Three startups are getting ready to launch one of the most ambitious and important cryptocurrency experiments since the creation of bitcoin itself. Called Lightning, the project aims to build a fast, scalable, and cryptographically secure payment network layered on top of the existing bitcoin network.
Bitcoin Atom, an ambitious Bitcoin fork due to come into existence within the next few days, plans to solve a substantial problem in the cryptocurrency world. The project will use atomic swaps to allow users to exchange tokens at absolutely minimal costs without any intermediaries or centralized exchanges. The project also plans to integrate Lightning Swaps (LS) to power extremely fast and cheap transactions.
Bitcoin is a virtual currency that uses Blockchain technology for secure payments and storing money electronically, without requiring a bank or a person’s name. Satoshi Nakamoto created this cryptocurrency back in 2009. The biggest advantage of Bitcoin is that it’s not under control of central authority, government or private company, so people are free from paying transaction fees. It can be used for booking a hotel or flight, or purchasing products online, as many online stores and companies accept Bitcoin now.
As China’s crackdown on cryptocurrencies broadens to bitcoin miners, some of the industry’s biggest players are shifting operations overseas.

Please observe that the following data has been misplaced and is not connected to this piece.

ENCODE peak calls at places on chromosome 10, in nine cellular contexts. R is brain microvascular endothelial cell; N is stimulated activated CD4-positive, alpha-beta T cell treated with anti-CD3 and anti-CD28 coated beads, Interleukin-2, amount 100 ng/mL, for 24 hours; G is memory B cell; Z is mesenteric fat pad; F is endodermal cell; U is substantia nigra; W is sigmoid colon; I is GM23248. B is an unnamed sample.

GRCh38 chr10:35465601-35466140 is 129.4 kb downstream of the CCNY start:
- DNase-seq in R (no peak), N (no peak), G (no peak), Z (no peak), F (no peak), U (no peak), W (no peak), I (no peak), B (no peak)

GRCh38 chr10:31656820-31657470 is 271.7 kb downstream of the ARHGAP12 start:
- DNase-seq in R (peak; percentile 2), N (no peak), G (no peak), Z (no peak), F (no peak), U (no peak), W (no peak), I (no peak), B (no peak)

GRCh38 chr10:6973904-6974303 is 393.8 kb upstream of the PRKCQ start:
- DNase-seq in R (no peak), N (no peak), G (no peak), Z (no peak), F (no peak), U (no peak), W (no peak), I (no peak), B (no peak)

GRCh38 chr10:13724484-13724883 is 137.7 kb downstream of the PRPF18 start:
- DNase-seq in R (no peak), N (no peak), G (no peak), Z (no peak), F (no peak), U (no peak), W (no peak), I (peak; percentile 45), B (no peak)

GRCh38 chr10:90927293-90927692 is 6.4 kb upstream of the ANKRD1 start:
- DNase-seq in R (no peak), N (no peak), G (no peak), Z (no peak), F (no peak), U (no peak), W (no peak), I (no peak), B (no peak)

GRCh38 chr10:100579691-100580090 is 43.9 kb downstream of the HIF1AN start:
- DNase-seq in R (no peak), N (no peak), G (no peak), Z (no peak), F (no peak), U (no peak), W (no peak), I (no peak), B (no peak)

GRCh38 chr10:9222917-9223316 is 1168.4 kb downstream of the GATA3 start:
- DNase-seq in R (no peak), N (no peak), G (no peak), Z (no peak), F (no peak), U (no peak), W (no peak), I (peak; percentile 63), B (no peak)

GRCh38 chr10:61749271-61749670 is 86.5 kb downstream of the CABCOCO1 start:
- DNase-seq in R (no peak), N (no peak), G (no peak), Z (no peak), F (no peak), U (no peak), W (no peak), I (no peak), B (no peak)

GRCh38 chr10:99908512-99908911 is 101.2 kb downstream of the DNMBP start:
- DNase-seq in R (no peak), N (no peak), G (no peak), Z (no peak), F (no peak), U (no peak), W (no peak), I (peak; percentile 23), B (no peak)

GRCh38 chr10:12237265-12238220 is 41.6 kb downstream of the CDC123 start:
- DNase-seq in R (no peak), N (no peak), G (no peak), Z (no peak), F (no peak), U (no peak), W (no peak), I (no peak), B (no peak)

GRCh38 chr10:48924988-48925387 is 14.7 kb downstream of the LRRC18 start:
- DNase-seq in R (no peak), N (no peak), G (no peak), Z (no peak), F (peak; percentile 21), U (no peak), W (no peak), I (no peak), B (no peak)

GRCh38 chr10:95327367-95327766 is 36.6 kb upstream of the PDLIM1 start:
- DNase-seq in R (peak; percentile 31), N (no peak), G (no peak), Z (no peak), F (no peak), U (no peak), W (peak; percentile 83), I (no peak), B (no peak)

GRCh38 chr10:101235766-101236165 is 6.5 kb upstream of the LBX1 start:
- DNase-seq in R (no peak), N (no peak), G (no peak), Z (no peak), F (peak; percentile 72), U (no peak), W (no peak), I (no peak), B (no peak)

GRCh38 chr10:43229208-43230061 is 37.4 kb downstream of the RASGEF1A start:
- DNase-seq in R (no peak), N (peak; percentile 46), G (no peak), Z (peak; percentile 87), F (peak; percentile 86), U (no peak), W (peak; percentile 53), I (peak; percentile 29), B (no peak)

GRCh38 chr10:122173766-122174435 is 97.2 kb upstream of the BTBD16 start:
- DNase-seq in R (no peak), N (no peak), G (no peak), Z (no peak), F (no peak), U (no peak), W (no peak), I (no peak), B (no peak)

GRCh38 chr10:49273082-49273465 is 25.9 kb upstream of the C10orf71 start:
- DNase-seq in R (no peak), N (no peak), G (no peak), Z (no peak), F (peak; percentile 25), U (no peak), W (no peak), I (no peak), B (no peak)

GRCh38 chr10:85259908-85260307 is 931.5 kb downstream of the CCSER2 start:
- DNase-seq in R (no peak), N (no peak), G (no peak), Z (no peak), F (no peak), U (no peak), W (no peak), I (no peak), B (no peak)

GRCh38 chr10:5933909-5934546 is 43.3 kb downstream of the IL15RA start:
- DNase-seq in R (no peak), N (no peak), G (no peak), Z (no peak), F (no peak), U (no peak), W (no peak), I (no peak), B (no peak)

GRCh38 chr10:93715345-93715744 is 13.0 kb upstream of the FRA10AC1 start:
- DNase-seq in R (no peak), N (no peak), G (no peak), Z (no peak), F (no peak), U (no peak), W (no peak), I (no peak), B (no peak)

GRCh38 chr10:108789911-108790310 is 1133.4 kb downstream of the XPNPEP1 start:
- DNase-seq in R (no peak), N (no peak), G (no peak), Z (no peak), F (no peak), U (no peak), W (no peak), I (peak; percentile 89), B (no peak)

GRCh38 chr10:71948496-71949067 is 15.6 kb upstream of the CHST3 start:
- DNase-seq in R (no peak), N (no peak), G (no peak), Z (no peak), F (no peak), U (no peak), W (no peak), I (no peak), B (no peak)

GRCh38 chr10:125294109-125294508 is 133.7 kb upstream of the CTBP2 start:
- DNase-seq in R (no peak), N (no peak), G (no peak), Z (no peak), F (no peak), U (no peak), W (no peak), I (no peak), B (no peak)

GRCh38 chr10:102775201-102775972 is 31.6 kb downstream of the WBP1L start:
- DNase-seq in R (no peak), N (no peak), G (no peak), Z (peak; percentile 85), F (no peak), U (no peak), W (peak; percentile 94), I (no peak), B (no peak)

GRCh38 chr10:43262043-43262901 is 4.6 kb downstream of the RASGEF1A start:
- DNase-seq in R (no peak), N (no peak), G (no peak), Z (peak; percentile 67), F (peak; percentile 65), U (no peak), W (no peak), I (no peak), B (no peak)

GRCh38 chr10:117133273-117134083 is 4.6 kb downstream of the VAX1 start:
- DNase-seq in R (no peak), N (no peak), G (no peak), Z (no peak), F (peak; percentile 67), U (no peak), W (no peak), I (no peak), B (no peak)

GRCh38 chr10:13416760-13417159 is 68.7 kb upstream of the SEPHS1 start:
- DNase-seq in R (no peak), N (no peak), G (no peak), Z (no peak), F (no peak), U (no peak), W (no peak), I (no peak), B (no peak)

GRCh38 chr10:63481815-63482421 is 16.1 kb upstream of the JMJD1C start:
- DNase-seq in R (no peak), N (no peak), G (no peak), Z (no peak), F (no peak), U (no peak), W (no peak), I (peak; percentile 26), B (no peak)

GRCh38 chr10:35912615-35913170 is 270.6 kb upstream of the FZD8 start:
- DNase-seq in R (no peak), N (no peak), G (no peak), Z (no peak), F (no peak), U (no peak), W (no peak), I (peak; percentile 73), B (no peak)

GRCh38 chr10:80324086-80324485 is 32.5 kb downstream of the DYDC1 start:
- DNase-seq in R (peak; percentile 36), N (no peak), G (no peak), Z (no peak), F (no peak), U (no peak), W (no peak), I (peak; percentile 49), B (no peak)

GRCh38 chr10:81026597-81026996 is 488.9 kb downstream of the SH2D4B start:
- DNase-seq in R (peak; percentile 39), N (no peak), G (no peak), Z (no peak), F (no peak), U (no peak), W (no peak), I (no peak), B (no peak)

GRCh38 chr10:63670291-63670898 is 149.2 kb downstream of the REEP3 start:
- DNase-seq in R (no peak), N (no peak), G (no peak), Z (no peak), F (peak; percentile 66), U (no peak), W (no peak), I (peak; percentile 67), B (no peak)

North Korea is hacking for a new purpose, alleges its Southern counterpart.
North Korean hackers known as Andariel breached a server at a company in South Korea to steal 70 Monero coins last summer, Bloomberg reported Tuesday, citing analysis from the South Korean government. The coins, supported by musicians such as Mariah Carey and Fall Out Boy, are valued at a total of $25,000 (£18,440 or AU$31,880).
When you're developing intercontinental ballistic missiles and nuclear weapons while under some of the harshest economic sanctions the world has seen, every bit—and every bitcoin—apparently helps.
North Korea has been implicated in both the WannaCry cryptographic worm and its bitcoin ransom demands as well as stealing about $81 million in traditional money through fraudulent funds transfers from a Bangladeshi bank. And now it appears that North Korean hackers are responsible for bringing down the Youbit cryptocurrency exchange in South Korea.
State-sanctioned North Korean hackers allegedly continue to target cryptocurrency companies and exchanges, particularly as a means of enriching the nation and countering the effects of imposed economic sanctions, according to newly released reports.
Bitcoin's price set a new record on Saturday as the virtual currency rose above $19,000 for the first time on the Bitstamp exchange. The gains came just hours after the currency crossed the $18,000 mark. Bitcoin's value has doubled over the last three weeks, and it's up more than 20-fold over the last year.
Let me freak you out for a second. You know what bitcoin is, right? I mean, no, but quickly, it’s a “cryptocurrency” that’s basically secret computer money. One bitcoin, which doesn’t actually have a real, physical form, is worth at this moment upwards of $16,000. But to get one, you either have to buy them from online exchanges or use specialized computing hardware to “mine” it. That last bit is where the freak-out comes in.
The soaring price of bitcoin—the virtual currency is now worth more than $250 billion—has gotten a lot of attention in recent weeks. But the real significance of bitcoin isn't just its rising value. It's the technological breakthrough that allowed the network to exist in the first place.